Media Center - Technology

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232 Pearl Street, Enfield, CT 06082      860.745.5275     

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Media/Tech

Welcome to the Media Center!

Teacher: Mrs. Michelle Lavoie (mlavoie@sbsenfield.org)

For our frequently used web links, please go to www.protopage.com/sbsmedia

 Helpful forms and resources: Online Textbook Resources, Junior High Research Paper Parent Letter, Junior High Research Guide


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It's time to order St. Bernard School yearbooks! The 8th grade class is working hard on this year's book of photo memories. Each grade has its own pages, with every student's school picture. There are also many pages of school activities and events to enjoy. In addition, each student's parents have the option to create 2 free custom pages with just your child's photos and memories. These custom pages will be printed ONLY in your child's book. Parents who do not customize pages will just get the regular yearbook without special pages.

The yearbook deadline has been extended to May 6th! All books need to be ordered online. No orders can be taken at school, so please follow the directions below. The yearbook will be printed once it's ready, and will be shipped in one big delivery to the school by the first week of June.

To order, just click on this link - https://www.treering.com/validate?PassCode=1013187811444407. This should take you directly to the St. Bernard School yearbook (#101318711444407.) Create an account (or log into the account you created last year) and place your order. It's that easy!

If you have any questions, please contact the yearbook advisor, Mrs. Michelle Lavoie, at mlavoie@sbsenfield.org or 860-745-5275.

Spring is here ... well, if not the date then at least the warm temperatures! As classes finish their winter research projects, they are jumping into the fun of coding and robotics. Coding is the process of using a computer language (or code) to create computer programs, software, apps, or websites. While there are many different languages that can be used to code, the process is the same. First, the person doing the coding (often called the programmer) decides what he/she wants the computer to do. A plan is created using logical thinking, listing step-by-step instructions. That plan is then "coded" or written in the computer code or language the programmer chooses to use. Once it is written, the code is tested. If there are glitches, then the programmer must problem-solve to work out the kinks. And voila - a successful program, app, or website is created!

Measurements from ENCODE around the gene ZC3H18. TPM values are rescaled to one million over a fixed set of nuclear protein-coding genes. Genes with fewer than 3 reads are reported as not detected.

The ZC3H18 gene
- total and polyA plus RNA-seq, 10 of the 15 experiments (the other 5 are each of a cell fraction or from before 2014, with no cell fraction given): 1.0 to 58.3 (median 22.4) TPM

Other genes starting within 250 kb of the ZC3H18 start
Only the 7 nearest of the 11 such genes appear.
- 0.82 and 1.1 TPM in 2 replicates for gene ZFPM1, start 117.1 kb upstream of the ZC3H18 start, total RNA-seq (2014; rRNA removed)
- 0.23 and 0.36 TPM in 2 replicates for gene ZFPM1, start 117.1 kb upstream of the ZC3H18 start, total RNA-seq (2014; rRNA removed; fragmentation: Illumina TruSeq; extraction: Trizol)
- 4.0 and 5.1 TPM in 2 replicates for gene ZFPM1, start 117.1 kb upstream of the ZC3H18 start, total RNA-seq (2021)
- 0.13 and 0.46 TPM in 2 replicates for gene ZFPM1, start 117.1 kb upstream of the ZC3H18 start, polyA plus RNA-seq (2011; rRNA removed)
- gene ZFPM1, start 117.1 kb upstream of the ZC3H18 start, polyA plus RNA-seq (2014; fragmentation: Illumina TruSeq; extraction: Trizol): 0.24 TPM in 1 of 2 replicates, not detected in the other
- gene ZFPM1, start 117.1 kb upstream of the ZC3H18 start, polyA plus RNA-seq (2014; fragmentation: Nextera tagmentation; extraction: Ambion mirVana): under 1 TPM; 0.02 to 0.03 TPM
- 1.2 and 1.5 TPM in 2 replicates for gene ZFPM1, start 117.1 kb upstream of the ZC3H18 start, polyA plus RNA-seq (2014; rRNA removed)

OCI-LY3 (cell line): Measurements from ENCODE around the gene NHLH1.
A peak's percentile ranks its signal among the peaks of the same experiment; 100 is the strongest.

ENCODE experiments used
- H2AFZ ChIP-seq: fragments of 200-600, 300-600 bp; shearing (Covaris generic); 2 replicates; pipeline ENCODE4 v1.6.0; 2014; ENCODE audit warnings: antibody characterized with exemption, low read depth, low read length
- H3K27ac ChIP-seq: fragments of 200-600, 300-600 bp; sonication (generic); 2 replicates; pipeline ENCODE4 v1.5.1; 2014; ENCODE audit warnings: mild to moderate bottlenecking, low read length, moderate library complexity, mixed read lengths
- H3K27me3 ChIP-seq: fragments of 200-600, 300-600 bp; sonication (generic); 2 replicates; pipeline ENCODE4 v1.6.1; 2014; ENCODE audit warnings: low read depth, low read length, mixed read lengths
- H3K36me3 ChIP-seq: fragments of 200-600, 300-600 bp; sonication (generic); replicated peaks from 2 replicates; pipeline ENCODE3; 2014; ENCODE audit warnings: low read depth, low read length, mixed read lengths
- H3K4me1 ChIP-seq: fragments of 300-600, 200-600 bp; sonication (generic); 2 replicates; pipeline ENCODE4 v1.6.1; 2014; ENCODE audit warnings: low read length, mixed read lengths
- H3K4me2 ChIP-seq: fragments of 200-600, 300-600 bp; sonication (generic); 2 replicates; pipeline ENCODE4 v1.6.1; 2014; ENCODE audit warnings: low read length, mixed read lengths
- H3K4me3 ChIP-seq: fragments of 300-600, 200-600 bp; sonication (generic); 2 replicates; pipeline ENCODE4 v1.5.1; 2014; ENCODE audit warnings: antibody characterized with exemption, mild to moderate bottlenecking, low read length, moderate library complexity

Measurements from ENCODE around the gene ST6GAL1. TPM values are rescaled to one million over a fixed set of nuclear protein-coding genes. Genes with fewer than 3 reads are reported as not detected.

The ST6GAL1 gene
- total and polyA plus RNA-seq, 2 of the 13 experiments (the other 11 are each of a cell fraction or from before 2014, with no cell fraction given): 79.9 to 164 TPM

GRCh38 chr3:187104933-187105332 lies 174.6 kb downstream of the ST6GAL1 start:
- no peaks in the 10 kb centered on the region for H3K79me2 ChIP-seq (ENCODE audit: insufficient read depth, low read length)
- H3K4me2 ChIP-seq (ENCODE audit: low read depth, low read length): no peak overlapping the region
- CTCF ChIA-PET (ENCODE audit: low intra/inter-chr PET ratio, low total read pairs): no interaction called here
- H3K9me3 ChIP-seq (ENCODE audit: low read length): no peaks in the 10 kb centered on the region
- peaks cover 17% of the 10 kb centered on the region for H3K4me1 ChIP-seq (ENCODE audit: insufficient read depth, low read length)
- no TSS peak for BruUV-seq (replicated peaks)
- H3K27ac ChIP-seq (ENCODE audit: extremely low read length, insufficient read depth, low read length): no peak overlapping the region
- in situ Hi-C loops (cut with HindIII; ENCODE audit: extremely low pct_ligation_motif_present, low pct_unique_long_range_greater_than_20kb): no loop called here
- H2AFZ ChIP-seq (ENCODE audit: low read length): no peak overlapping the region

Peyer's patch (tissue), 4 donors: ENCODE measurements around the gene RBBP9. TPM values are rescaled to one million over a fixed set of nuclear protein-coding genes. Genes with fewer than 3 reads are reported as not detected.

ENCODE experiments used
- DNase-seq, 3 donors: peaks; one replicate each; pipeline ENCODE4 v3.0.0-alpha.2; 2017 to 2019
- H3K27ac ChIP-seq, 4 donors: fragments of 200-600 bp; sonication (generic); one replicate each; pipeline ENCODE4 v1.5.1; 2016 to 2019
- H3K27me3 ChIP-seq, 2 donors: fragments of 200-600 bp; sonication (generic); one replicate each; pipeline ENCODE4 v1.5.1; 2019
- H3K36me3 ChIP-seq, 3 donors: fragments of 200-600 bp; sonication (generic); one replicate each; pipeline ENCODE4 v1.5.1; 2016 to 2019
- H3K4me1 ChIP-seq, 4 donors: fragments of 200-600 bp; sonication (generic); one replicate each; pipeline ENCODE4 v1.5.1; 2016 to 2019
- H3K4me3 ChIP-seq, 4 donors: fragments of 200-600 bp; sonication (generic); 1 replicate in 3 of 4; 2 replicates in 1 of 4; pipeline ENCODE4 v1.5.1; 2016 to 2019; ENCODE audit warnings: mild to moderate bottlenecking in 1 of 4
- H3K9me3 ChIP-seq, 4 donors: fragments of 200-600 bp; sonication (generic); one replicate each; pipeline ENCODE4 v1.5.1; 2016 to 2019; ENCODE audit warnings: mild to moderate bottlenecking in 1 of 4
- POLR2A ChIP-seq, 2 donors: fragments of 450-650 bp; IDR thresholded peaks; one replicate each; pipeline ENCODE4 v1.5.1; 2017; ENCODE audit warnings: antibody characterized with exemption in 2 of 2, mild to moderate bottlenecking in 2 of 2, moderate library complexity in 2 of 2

Our students will begin their coding adventures with a hands-on robotics activity. Students must code their robot mouse to reach his cheese in progressively more difficult mazes. This activity emphasizes the creation of a logical plan before proceeding with the code. This is important in any coding/programming activity. Some programmers (like our SBS Robotics teams) use flowcharts to plan their programs. This helps the programmer "see" the program in visual form before writing the code.

The students will then move on to coding on their tablets. We'll begin with simple programs, and will then add features such as loops and imbedding one program into another as students gain mastery of each skill. Our oldest students will also discover a variety of programming languages and what types of applications they are suitable for. 

In a related note, our after-school robotics programs are well into their fun season. Our youngest engineers are busy with their FLLjr "Creature Craze" challenge. Our older students are knee-deep in their FLL "Boot Camp" training program. Their season wrapped up in December, but now it's time to train the next group of engineers for August. We look forward to seeing both groups' accomplishments at our Showcase Event in May. 

 

 

January is our kick-off month for the Junior High research projects! For details, please refer to the parent letter and research guide given to students after Christmas break (also available through the link at the top of this page.) All assignments will be listed here, so please subscribe to this page (above) or check it weekly to stay on track!

Project Introduction - January 5th (7th grade) and January 9th (8th grade)

Return signed parent form - January 12th (7th grade) and January 17th (8th grade)

Begin looking for books/resources (nothing due in class, discussion - evaluating and documenting sources) - January 19th (7th) and January 23rd (8th)

Bring a printed list of all 8 sources to class (discussion - using a bibliography in the research process) - January 26th (7th) and January 30th (8th)

Share your bibliography with Mrs. Lavoie at mlavoie@sbsenfield.org. For reminders of formatting, use the bibliography handout. Remember, BibMe.org can be a great way to create your citations quickly and correctly! - February 2nd (7th) and February 6th (8th)